White House must now address Aaron Swartz's prosecutor
The death of activist and open Internet pioneer Aaron Swartz at his own hand has had ripple effects far beyond his circle of family and friends.
Charges against Swartz for theft of JSTOR data from MIT were dropped, and Anonymous launched a hacking offensive against MIT and the Department of Justice that knocked their sites offline for a while.
Now, a group of people angry at U.S. Attorney Carmen Ortiz’s prosecution of Swartz, which many people believe contributed to his suicide, have helped a petition on the White House’s We the People platform achieve the necessary 25,000 signatures to prompt an official response, in only three days.
The petition, titled “Remove United States District Attorney Carmen Ortiz from office for overreach in the case of Aaron Swartz,” asks the president to do just that.
“A prosecutor who does not understand proportionality,” it reads, “and who regularly uses the threat of unjust and overreaching charges to extort plea bargains from defendants regardless of their guilt is a danger to the life and liberty of anyone who might cross her path.” As a political appointee, Ortiz can be asked by the president to resign.
Swartz was facing as much as 35 years in prison and a $1 million fine.
Despite MIT itself, the owner of the JSTOR educational data Swartz allegedly hacked, forswearing any need to charge Swartz after they reached accommodation with him, Ortiz soldiered on, saying “Stealing is stealing, whether you use a computer command or a crowbar, and whether you take documents, data or dollars.”
“Being a federal prosecutor isn't just a job, it's a privileged position of power... And one of the things that goes with the unbridled power to decide who to indict and what charges will be brought; is the responsibility to use that power appropriately. Anyone who does not understand that responsibility should not be allowed to pass the bar, much less be handed the power to ruin lives with relative impunity.”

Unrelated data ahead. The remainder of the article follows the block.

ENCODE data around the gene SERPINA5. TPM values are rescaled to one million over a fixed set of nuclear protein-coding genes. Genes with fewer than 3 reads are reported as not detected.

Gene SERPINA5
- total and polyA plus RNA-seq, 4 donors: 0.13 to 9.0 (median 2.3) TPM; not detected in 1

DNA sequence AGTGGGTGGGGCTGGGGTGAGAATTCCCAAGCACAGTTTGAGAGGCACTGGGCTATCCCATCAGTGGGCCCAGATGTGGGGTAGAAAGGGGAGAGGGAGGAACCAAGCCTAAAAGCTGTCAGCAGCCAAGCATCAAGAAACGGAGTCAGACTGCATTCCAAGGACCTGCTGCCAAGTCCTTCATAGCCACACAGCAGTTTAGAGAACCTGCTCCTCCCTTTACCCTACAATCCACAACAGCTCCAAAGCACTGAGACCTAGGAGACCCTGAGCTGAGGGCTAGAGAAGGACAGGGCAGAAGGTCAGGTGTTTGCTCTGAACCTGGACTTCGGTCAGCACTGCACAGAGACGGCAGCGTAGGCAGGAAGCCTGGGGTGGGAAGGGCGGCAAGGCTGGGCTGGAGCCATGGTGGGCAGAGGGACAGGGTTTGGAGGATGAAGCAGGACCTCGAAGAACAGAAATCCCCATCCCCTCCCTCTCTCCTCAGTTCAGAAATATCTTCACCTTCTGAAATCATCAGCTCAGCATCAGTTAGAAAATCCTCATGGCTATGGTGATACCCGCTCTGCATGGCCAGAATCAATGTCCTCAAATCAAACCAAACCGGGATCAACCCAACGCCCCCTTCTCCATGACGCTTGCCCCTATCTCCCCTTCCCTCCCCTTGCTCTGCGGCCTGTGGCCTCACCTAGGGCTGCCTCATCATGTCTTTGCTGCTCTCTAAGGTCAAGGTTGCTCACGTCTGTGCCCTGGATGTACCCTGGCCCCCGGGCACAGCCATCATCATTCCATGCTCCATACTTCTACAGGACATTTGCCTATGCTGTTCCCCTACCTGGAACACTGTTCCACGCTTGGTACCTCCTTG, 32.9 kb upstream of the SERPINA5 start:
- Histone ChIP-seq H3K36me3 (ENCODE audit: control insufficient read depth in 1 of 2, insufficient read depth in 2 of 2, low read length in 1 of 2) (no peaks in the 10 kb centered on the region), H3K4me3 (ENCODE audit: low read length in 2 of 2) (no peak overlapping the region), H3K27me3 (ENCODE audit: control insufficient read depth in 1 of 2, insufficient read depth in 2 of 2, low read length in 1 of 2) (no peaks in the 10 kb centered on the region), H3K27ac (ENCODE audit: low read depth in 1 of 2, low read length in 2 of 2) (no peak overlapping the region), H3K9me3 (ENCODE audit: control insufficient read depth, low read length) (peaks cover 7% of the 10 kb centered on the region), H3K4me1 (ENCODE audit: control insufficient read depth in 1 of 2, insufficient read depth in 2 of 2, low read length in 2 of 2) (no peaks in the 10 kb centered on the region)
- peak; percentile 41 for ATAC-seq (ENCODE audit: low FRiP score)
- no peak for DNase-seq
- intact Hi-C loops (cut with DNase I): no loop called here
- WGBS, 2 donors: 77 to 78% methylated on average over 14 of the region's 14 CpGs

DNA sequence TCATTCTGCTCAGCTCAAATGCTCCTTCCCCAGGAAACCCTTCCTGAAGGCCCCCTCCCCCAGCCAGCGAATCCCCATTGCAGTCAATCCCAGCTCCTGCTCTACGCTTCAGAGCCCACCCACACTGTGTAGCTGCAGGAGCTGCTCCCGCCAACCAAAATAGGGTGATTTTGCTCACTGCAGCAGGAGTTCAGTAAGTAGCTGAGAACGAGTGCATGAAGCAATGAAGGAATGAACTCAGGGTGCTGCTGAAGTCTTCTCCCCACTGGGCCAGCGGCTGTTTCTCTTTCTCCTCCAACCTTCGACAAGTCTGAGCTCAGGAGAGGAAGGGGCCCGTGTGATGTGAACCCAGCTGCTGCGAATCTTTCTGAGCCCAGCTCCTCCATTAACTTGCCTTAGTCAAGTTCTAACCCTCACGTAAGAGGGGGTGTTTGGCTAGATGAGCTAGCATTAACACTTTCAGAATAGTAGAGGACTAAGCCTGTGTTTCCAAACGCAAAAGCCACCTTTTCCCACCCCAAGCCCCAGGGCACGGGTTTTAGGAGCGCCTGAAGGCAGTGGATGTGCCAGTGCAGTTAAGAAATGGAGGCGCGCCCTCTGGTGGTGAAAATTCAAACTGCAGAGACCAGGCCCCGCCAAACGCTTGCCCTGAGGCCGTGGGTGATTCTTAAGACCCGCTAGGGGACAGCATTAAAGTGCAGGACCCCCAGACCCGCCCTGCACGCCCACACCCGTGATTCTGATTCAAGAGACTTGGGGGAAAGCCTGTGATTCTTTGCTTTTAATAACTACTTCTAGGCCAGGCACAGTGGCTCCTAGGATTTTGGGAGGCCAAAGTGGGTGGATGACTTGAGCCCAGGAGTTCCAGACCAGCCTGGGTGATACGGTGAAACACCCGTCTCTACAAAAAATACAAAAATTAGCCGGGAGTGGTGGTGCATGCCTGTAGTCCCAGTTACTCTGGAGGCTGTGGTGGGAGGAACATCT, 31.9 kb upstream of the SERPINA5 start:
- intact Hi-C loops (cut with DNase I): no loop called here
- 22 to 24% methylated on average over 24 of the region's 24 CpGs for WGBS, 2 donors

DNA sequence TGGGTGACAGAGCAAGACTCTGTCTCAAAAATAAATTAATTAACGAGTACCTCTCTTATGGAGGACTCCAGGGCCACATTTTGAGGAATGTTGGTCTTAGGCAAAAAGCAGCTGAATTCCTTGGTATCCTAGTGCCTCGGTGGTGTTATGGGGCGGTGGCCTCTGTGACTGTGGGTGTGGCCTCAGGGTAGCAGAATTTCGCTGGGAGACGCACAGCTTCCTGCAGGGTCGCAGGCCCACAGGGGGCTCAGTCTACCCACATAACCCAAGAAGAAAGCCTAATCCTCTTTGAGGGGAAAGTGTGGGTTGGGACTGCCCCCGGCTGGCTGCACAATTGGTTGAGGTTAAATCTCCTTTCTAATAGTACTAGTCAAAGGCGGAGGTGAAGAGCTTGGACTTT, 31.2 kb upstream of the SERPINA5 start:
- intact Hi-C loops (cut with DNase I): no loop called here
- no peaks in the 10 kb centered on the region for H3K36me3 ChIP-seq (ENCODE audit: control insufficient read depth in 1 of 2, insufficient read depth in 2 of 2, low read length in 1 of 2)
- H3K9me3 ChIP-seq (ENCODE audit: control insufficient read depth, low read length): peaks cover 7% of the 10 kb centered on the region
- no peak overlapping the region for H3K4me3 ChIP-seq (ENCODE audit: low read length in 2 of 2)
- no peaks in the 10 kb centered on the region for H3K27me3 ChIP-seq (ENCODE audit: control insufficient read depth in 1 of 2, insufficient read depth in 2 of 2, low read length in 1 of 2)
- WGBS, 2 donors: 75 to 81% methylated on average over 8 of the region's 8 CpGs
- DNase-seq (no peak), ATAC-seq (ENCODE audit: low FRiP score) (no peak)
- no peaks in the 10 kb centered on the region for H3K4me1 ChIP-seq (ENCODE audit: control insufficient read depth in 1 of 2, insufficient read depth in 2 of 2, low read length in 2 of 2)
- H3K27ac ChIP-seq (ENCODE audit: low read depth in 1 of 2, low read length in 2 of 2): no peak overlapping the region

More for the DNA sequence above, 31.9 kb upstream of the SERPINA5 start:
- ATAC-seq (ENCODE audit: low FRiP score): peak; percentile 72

In addition to the alleged disproportionality of the prosecution, a couple of other cringeworthy activities have drawn notice. Ortiz’s husband, IBM executive Tom Dolan, has been tweeting to defend his wife in a way that could only be described as insensitive.
“Truly incredible that in their own son's obit they blame others for his death and make no mention of the 6-month offer,” he posted, referring to the statement issued by Swartz’s parents and a plea bargain he was allegedly offered.
As BetaBeat noted, the U.S. Attorney’s office declined to make a statement, telling NBC News, “We want to respect the family's privacy at this time.” Comments like those Mr. Dolan is making, given his relationship to Ortiz, are poorly considered, if not suspicious.
Perhaps it was less Swartz’s crimes than his philosophy—which some find offensive, even dangerous—that inspired the “disproportionality” of punishment in Ortiz’s office.
“Those with access to these resources — students, librarians, scientists — you have been given a privilege,” Swartz wrote in 2008. “You get to feed at this banquet of knowledge while the rest of the world is locked out. But you need not — indeed, morally, you cannot — keep this privilege for yourselves... (T)hose who have been locked out are not standing idly by. You have been sneaking through holes and climbing over fences, liberating the information locked up by the publishers and sharing them with your friends.”
At the time of writing, the petition had reached just over 30,000 signatures. Unfortunately, as the Daily Dot has previously noted, goofy and inconsequential petitions seem to have a better chance of a response than serious ones. And this is a cause not to be taken lightly.
Photo from Open Knowledge Foundation/Flickr
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